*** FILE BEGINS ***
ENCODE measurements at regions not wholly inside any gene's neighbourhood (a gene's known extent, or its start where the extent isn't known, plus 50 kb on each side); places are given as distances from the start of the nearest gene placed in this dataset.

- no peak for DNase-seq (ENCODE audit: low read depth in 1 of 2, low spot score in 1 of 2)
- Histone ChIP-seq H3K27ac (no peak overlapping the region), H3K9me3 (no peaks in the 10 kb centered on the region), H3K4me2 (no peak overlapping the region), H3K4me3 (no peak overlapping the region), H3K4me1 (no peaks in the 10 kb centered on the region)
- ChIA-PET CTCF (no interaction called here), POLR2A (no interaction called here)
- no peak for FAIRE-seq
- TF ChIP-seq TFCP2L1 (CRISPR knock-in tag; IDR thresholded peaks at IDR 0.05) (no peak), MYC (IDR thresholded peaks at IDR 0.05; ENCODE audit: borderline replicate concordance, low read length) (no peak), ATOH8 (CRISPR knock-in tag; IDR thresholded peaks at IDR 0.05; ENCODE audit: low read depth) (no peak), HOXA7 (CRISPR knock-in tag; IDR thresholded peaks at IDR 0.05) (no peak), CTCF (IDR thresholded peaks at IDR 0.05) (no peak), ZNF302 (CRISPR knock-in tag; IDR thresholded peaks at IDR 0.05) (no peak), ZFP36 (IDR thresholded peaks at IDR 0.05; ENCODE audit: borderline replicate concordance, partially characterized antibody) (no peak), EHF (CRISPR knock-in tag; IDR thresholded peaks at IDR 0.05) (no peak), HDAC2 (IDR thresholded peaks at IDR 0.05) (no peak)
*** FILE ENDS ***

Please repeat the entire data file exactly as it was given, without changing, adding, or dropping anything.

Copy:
ENCODE measurements at regions not wholly inside any gene's neighbourhood (a gene's known extent, or its start where the extent isn't known, plus 50 kb on each side); places are given as distances from the start of the nearest gene placed in this dataset.

- no peak for DNase-seq (ENCODE audit: low read depth in 1 of 2, low spot score in 1 of 2)
- Histone ChIP-seq H3K27ac (no peak overlapping the region), H3K9me3 (no peaks in the 10 kb centered on the region), H3K4me2 (no peak overlapping the region), H3K4me3 (no peak overlapping the region), H3K4me1 (no peaks in the 10 kb centered on the region)
- ChIA-PET CTCF (no interaction called here), POLR2A (no interaction called here)
- no peak for FAIRE-seq
- TF ChIP-seq TFCP2L1 (CRISPR knock-in tag; IDR thresholded peaks at IDR 0.05) (no peak), MYC (IDR thresholded peaks at IDR 0.05; ENCODE audit: borderline replicate concordance, low read length) (no peak), ATOH8 (CRISPR knock-in tag; IDR thresholded peaks at IDR 0.05; ENCODE audit: low read depth) (no peak), HOXA7 (CRISPR knock-in tag; IDR thresholded peaks at IDR 0.05) (no peak), CTCF (IDR thresholded peaks at IDR 0.05) (no peak), ZNF302 (CRISPR knock-in tag; IDR thresholded peaks at IDR 0.05) (no peak), ZFP36 (IDR thresholded peaks at IDR 0.05; ENCODE audit: borderline replicate concordance, partially characterized antibody) (no peak), EHF (CRISPR knock-in tag; IDR thresholded peaks at IDR 0.05) (no peak), HDAC2 (IDR thresholded peaks at IDR 0.05) (no peak)